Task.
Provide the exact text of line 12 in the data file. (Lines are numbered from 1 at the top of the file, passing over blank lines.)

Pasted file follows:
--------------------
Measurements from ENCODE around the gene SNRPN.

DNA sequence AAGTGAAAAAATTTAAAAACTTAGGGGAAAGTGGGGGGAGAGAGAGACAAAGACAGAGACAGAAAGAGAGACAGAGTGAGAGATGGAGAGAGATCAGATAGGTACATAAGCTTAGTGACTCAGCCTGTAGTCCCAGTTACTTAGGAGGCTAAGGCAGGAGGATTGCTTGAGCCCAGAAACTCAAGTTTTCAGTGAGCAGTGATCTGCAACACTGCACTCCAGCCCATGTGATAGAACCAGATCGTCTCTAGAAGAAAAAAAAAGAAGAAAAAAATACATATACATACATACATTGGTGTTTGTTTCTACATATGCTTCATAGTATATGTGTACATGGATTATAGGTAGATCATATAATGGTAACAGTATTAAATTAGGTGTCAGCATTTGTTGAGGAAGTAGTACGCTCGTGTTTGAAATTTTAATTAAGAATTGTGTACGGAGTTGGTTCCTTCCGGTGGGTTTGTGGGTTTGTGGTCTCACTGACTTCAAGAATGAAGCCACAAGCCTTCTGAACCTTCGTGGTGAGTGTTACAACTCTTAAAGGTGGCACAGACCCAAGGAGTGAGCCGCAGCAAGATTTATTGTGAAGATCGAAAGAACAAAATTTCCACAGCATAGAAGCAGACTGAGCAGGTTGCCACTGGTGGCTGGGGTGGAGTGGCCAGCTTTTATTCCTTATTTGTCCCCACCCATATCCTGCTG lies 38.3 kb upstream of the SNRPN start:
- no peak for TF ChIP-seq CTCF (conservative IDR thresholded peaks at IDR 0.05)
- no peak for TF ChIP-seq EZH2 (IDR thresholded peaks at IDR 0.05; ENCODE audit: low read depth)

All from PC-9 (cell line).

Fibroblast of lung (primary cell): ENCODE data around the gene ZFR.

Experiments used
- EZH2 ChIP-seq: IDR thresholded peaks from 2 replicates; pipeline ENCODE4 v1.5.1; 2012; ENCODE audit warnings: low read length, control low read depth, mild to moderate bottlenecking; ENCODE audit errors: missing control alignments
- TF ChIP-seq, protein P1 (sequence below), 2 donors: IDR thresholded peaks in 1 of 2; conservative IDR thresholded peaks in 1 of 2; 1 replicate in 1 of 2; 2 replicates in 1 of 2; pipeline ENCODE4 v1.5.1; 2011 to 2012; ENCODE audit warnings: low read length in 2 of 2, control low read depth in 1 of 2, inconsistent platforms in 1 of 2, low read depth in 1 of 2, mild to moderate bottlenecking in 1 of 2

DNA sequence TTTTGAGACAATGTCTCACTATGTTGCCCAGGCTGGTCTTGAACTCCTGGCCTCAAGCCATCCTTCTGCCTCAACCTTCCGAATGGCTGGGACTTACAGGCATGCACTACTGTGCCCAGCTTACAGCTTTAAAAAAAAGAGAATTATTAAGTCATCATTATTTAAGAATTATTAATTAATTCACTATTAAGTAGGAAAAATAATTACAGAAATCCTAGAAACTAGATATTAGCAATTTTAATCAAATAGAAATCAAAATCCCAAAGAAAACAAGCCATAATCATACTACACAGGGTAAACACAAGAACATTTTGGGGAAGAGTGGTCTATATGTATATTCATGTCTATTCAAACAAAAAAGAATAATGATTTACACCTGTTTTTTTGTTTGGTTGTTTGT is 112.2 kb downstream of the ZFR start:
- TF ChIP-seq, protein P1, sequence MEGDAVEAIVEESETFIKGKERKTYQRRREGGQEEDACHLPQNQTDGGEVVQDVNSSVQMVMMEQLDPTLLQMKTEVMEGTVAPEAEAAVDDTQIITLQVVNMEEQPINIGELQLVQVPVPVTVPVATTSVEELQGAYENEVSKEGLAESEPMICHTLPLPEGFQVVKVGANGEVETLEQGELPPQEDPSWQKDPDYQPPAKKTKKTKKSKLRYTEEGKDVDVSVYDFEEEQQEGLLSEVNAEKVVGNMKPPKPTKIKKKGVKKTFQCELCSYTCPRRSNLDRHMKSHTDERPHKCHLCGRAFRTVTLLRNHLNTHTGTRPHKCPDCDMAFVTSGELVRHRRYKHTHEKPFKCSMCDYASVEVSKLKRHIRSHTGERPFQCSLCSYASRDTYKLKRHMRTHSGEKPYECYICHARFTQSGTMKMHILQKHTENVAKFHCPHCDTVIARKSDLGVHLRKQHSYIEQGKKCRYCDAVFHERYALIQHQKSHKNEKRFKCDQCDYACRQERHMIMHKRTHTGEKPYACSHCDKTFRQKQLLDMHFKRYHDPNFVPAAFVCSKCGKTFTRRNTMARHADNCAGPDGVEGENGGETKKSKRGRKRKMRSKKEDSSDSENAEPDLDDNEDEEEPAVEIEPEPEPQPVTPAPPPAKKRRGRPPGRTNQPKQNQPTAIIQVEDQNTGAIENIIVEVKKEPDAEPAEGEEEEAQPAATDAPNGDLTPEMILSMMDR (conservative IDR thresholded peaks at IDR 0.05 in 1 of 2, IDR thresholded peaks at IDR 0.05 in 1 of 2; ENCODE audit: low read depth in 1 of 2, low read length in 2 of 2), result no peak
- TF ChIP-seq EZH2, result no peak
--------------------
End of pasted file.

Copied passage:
- TF ChIP-seq EZH2, result no peak